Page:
Every day you face the same dilemma of trying to figure out which emails to read and which ones to delete without a second thought. This is no small task since the average person receives over 120 emails per day. You have to draw the line somewhere to manage the sheer volume, and usually that line is drawn at the email’s subject line.
Studies done by Yesware, an email platform, found that people usually make snap decisions about subject lines. Email open rates correlate with these choices. On average, emails with good subject lines have an open rate of 51.9 percent, and the average response rate is 29.8 percent.
This means you should take into account some key strategies for creating highly readable email subject lines.
Count on Numbers
Use numbers in your subject lines to make them stand out.
Numbers are often used in connection with hard data and statistics, which give readers fact-based information. The Yesware study discovered that adding numbers increased open rates significantly – up to 53.2 percent.
Numbers make subject lines appear more credible and useful. Therefore, they seem worth spending the time to open.
Title Case Stands Tall
Another sure-fire way to inspire higher open rates is to use title case in email subject lines. This involves capitalizing every word in the title. For instance, instead of writing “open me now,” go with “Open Me Now.”
The latter looks a lot more authoritative than the former, which helps your email win credibility.
Testing showed that title case emails were opened by 54.3 percent of recipients, over the lower case rate of 47.6 percent. Replies to title case subject lines were an impressive 32.3 percent.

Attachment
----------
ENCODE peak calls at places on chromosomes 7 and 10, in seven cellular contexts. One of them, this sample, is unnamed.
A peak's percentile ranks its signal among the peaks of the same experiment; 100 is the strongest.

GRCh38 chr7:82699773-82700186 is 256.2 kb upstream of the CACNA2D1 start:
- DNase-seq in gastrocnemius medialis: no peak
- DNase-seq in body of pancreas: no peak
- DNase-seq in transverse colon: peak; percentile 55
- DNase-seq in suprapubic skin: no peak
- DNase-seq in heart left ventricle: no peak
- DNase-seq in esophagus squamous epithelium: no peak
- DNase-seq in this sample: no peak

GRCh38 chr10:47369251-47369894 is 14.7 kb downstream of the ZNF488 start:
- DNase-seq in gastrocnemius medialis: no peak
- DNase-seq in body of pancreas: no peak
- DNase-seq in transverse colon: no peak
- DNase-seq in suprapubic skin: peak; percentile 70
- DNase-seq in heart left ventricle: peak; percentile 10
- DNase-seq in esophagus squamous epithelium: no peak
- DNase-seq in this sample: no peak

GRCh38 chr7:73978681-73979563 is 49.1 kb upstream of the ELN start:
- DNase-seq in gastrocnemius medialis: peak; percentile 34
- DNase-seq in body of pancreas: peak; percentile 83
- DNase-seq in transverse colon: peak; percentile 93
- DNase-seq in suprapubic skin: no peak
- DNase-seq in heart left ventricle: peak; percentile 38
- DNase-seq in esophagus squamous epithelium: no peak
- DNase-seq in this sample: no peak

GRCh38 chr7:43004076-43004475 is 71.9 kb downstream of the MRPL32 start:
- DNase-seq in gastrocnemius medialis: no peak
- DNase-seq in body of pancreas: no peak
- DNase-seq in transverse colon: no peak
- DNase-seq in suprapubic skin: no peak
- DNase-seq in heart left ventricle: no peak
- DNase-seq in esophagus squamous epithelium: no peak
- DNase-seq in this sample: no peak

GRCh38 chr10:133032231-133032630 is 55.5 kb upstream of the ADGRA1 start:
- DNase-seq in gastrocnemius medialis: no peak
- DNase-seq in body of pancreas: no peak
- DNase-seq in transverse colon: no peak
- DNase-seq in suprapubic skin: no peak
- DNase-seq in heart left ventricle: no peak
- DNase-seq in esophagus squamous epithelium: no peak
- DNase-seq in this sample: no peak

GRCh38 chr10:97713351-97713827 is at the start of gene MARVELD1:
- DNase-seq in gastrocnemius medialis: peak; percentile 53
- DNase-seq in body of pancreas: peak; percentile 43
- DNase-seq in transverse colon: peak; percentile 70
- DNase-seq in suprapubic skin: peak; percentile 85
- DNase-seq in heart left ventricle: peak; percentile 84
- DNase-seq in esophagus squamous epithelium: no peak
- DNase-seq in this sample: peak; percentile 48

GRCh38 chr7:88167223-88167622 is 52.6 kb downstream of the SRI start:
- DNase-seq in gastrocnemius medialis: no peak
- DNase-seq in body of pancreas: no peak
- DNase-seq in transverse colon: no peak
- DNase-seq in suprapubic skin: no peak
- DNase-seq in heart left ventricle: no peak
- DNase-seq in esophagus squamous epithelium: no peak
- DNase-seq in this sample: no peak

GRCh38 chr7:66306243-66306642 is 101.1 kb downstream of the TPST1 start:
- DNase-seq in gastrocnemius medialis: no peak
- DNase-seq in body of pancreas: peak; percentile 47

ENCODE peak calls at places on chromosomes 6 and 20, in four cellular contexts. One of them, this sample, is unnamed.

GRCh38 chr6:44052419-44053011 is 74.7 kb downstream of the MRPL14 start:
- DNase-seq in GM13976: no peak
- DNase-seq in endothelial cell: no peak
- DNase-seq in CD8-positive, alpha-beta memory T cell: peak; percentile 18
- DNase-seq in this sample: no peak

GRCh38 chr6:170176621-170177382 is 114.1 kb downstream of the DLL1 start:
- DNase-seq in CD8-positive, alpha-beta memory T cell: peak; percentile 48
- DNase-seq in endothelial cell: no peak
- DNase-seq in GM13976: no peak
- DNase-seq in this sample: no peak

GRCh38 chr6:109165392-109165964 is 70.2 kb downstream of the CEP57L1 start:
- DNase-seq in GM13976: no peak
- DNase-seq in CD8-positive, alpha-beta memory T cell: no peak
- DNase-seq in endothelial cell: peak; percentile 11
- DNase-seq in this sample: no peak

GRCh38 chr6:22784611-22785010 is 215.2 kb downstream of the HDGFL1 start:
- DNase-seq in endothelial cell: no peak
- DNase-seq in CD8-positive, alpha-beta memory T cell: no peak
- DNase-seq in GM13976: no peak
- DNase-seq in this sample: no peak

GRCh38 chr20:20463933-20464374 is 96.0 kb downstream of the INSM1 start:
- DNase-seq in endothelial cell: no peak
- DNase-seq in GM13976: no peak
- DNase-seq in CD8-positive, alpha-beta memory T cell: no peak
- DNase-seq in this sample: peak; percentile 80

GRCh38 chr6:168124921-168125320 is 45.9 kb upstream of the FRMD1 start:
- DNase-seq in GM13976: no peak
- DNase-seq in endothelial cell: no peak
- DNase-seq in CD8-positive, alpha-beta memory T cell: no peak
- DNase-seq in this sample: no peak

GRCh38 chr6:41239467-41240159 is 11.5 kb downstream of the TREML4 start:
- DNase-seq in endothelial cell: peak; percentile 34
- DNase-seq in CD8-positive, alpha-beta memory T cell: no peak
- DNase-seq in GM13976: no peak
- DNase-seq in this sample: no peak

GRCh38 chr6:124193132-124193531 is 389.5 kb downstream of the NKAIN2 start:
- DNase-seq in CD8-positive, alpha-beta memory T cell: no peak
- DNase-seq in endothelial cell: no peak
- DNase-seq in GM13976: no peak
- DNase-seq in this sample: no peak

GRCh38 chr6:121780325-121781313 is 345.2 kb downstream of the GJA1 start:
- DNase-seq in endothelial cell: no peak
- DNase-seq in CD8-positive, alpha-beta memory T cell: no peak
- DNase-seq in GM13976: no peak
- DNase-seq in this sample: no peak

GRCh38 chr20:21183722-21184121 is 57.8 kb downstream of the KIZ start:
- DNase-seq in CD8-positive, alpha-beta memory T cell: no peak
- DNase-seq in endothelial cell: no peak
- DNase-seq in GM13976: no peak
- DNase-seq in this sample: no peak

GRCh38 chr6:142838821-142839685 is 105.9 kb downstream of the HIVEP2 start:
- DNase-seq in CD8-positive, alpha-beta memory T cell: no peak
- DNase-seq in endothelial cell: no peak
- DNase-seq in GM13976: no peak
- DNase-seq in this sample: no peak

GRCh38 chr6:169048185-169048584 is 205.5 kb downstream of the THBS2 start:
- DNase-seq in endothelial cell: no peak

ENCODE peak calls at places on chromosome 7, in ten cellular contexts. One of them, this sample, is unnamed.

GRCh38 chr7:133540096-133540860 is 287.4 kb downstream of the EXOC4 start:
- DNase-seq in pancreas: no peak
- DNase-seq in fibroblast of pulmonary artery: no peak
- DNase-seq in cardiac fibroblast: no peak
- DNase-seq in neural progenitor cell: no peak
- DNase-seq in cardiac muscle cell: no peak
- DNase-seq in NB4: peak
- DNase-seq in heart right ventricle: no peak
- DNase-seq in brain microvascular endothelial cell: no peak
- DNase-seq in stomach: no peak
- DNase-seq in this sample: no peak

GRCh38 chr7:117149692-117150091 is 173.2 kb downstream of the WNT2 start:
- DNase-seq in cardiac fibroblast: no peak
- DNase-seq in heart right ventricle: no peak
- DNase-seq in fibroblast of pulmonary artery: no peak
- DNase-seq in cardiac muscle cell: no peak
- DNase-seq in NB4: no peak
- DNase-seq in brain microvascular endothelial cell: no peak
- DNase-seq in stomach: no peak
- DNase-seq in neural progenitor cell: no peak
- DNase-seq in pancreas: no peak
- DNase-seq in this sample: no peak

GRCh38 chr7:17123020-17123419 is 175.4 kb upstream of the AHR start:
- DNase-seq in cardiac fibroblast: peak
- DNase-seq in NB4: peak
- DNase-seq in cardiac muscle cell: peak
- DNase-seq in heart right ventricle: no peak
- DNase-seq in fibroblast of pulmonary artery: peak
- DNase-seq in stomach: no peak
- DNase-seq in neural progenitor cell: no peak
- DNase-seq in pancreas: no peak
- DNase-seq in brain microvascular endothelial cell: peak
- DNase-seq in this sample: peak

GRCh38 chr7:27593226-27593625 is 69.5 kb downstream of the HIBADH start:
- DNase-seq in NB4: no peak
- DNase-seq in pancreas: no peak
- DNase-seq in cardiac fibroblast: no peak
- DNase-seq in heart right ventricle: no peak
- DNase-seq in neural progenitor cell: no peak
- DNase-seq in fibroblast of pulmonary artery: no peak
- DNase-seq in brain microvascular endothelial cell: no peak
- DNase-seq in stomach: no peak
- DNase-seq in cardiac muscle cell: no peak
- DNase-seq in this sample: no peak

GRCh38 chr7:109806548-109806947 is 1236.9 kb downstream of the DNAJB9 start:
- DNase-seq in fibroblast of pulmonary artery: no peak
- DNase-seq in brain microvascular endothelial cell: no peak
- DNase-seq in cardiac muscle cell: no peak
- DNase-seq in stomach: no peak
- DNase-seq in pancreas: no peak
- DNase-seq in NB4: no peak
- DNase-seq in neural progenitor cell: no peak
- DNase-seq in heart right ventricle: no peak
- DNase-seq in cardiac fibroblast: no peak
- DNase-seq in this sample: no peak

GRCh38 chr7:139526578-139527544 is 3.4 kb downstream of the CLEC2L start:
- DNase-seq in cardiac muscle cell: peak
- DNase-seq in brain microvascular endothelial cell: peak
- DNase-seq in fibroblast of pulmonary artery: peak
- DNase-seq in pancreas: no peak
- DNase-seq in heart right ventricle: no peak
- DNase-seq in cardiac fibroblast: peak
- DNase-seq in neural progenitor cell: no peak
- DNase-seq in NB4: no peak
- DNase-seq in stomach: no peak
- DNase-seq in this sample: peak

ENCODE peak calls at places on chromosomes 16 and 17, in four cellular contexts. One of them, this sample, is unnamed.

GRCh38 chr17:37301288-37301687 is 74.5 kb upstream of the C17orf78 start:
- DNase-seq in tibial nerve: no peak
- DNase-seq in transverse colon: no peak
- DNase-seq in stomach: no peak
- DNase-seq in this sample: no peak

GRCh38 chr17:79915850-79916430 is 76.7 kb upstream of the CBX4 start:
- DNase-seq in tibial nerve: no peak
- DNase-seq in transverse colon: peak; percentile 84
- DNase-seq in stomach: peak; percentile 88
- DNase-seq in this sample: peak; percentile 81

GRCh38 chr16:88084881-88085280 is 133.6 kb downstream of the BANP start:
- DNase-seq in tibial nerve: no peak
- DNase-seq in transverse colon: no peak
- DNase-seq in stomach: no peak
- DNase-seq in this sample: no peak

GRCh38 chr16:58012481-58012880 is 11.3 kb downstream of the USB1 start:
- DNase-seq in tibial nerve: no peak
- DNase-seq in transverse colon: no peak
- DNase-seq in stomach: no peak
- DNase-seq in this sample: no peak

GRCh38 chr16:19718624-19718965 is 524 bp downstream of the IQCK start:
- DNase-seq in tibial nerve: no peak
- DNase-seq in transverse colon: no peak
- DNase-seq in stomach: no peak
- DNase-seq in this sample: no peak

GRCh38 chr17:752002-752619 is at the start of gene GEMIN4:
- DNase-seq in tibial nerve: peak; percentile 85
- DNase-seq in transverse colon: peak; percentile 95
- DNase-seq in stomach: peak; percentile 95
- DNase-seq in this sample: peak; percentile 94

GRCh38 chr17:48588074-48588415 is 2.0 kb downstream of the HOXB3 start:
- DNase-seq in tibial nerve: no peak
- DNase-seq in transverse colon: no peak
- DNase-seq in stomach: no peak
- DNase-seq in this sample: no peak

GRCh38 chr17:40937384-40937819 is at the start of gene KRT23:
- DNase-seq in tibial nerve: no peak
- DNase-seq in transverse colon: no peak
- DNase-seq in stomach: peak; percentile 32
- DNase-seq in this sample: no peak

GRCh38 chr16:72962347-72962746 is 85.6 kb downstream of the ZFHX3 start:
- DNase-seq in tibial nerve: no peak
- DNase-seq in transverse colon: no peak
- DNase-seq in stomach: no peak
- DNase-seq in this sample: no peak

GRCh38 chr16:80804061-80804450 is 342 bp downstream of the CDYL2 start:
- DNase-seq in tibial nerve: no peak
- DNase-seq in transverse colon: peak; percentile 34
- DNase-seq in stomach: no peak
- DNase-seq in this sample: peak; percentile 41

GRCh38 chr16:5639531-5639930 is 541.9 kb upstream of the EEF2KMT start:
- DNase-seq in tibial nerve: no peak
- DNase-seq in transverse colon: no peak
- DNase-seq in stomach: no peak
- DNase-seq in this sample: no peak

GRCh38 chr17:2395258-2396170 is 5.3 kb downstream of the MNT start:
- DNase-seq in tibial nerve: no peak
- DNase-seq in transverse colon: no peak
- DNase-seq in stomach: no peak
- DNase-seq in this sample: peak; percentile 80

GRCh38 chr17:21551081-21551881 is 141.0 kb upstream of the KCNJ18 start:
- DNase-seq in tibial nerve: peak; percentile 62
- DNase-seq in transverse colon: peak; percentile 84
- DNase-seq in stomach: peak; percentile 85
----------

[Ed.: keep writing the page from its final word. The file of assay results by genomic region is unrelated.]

Don’t Use Personal Greetings
Saying “hello” to someone in an email subject line may seem like a great idea, but it’s actually a terrible one for open rates.
This kind of friendly familiarity was once a good tactic for making recipients think emails are coming from someone they know and trust. However, overuse of this strategy has caused it to lose effectiveness.
Personal greetings significantly lower open and reply rates.
Ditch the Questions
Another popular subject line tactic is using a question to draw attention.
Questions and question marks rated poorly in the study.
This method makes recipients feel like they need to answer, do, or think about something – which most won’t bother with.
Keep It Short
Keep your subject line short and sweet. A few words is all you need. In fact the study found that just around 3 words worked best.
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